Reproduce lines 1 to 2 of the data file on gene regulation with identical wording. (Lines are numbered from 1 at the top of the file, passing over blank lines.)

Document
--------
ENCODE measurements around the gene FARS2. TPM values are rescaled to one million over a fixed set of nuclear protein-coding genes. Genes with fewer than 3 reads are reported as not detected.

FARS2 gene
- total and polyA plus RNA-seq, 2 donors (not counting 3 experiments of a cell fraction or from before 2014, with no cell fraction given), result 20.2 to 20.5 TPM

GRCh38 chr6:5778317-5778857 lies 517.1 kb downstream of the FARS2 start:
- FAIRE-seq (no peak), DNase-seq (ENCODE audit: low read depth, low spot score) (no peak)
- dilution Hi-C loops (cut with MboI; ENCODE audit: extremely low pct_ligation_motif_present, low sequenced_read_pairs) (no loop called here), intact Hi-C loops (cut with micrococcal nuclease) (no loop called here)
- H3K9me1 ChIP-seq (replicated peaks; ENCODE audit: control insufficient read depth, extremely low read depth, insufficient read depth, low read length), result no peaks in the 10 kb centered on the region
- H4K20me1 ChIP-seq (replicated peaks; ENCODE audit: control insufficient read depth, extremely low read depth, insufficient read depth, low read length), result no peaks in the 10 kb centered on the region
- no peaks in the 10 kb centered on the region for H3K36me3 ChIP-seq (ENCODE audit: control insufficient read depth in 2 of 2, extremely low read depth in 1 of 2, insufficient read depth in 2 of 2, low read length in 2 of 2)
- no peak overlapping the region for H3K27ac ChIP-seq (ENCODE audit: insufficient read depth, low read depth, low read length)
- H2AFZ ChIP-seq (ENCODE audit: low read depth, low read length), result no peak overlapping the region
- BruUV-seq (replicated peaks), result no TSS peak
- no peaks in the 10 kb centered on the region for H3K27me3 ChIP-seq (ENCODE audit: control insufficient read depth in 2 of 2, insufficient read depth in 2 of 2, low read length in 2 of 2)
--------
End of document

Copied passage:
ENCODE measurements around the gene FARS2. TPM values are rescaled to one million over a fixed set of nuclear protein-coding genes. Genes with fewer than 3 reads are reported as not detected.

FARS2 gene